Rend Your Hearts Not Your Garments
Ash Wednesday Scripture Readings
In one of my recent homilies, I made a distinction between Ethical Christianity and Spiritual Christianity. Take note: it’s an important, if not critical distinction. Ethical Christianity is concerned with behavior—good and bad, right and wrong, helpful and hurtful. For Ethical Christianity, sin is defined as unacceptable behavior. Penance, as a remedy for sin, becomes reduced to acts of self-denial like fasting, giving stuff up, and almsgiving. They’re the sorts of things Jesus is addressing in today’s gospel reading. Yet, since Ethical Christianity focuses on external behaviors, it easily degenerates into superficiality, formalism, legalism, judgmentalism, arrogance, and self-satisfaction. It’s the kind of Christianity that I, and almost all children, were brought up on. It works for kids—like training wheels on a bike—but fails entirely to address adult situations and issues.
Spiritual Christianity is not primarily concerned with externals. It focuses solely on the affairs of the mind and heart. Spirituality, after all, is the realm of connection and relationship. Spirituality is what defines our connection to God and our relationships with our fellow human beings. There’s nothing superficial about Spiritual Christianity. Jesus, the gospel writers, and even Saint Paul refused to reduce following the Christ to a laundry list of dos and don’ts. Their message is clear: if your mind and heart are focused on God and others, your behavior will follow naturally. You won’t need to think about it, you won’t need a bunch of rules and regulations to guide you—even the Ten Commandments—and you’ll instinctively know the right thing to do in any circumstance. Likewise, for Spiritual Christianity, sin is a rupture in your connection to God and others. Bad behavior is merely a symptom of that rupture.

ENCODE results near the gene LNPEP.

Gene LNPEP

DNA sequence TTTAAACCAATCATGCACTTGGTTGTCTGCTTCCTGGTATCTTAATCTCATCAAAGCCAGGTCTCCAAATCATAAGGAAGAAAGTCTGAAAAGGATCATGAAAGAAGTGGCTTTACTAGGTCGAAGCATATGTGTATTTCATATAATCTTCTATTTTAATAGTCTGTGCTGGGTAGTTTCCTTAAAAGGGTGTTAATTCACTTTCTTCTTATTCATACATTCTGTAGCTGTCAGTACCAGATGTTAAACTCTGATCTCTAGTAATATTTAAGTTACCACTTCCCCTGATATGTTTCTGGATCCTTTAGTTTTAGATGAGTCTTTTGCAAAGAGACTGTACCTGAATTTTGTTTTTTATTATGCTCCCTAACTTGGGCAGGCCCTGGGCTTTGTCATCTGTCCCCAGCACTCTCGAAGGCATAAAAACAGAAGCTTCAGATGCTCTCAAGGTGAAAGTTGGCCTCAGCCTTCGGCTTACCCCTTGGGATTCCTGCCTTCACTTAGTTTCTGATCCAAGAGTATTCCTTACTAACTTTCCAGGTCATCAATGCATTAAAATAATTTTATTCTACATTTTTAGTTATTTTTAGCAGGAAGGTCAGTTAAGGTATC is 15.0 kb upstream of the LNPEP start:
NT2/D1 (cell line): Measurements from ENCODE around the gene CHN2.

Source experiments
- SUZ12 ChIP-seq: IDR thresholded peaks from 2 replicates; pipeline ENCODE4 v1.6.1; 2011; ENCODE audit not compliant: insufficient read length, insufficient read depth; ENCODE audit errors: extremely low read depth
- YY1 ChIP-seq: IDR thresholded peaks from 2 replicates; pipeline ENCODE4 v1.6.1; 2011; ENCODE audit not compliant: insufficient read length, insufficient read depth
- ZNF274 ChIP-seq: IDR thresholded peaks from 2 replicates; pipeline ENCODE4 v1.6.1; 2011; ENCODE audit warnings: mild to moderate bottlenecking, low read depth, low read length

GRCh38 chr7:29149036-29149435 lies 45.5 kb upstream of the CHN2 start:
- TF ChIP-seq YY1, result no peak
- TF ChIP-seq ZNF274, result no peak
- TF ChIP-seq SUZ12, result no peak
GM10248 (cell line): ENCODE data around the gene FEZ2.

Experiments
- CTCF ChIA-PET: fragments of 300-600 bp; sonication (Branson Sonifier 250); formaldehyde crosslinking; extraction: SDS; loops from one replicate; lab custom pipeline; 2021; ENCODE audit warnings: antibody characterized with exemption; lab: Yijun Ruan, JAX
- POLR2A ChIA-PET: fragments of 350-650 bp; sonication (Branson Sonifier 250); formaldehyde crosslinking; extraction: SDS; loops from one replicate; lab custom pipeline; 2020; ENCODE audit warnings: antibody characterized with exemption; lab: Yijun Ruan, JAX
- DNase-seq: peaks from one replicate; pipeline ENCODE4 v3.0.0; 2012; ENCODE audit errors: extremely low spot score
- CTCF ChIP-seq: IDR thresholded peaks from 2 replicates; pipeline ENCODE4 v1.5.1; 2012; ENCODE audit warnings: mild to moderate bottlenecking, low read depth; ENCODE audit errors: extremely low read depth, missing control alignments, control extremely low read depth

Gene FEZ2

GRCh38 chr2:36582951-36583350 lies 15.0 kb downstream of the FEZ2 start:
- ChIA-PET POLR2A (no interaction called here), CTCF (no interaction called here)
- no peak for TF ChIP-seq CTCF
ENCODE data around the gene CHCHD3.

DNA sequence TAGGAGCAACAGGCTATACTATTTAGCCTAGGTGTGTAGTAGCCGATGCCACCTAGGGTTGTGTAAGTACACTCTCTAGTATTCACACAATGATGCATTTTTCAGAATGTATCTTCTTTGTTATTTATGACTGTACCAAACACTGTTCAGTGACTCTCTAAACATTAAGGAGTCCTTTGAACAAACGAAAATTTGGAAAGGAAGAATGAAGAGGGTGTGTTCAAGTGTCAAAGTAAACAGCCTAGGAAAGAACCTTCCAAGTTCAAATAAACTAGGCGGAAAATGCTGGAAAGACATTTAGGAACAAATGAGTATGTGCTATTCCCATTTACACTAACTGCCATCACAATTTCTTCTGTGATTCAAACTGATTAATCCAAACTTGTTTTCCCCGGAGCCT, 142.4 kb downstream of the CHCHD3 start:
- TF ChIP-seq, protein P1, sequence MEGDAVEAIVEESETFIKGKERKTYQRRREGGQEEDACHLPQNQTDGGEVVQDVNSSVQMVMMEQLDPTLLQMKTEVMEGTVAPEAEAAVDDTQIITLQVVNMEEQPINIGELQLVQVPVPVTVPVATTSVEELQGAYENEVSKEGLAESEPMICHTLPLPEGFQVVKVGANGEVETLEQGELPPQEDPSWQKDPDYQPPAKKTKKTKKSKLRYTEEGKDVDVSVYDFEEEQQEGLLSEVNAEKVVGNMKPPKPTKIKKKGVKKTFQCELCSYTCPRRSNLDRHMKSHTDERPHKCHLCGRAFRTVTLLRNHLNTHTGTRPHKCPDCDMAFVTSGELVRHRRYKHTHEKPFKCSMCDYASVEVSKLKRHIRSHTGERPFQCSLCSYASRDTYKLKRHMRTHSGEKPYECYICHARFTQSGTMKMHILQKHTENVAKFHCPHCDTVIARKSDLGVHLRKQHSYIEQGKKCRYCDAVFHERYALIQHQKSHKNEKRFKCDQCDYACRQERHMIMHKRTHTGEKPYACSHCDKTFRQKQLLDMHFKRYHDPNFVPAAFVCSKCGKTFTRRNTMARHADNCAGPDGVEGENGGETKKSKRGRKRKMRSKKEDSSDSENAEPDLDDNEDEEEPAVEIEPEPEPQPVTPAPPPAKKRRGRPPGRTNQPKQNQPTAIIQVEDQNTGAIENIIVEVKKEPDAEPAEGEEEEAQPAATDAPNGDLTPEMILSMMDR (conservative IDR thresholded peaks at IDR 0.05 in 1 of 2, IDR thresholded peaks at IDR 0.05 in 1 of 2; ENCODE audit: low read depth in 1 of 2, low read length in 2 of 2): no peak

Although for a child or someone just beginning their spiritual journey, focusing on behavior can be helpful to kickstart a spiritual life—a kind of “fake it ‘till you make it” approach. But, for a mature Christian, ethical behavior is the result of a mental and emotional commitment to spirituality, not its cause. What you give up this Lent has little significance. Self-denial in itself isn’t a virtue. Instead, consider what you might focus on this Lent to deepen your connection to God and your relationships with others. Hear the words of the Prophet Joel [2:13]: “Rend your hearts, not your garments, and return to the Lord, your God, for he is gracious and merciful, slow to anger, abounding in steadfast love, and relenting in punishment.” If you do this, your Lenten observance will strengthen your connection to God and bring you that much closer to becoming a channel of God’s grace for all those with whom you come in contact. That’s the promise of Spiritual Christianity, the promise of Lent, and the promise of Easter.
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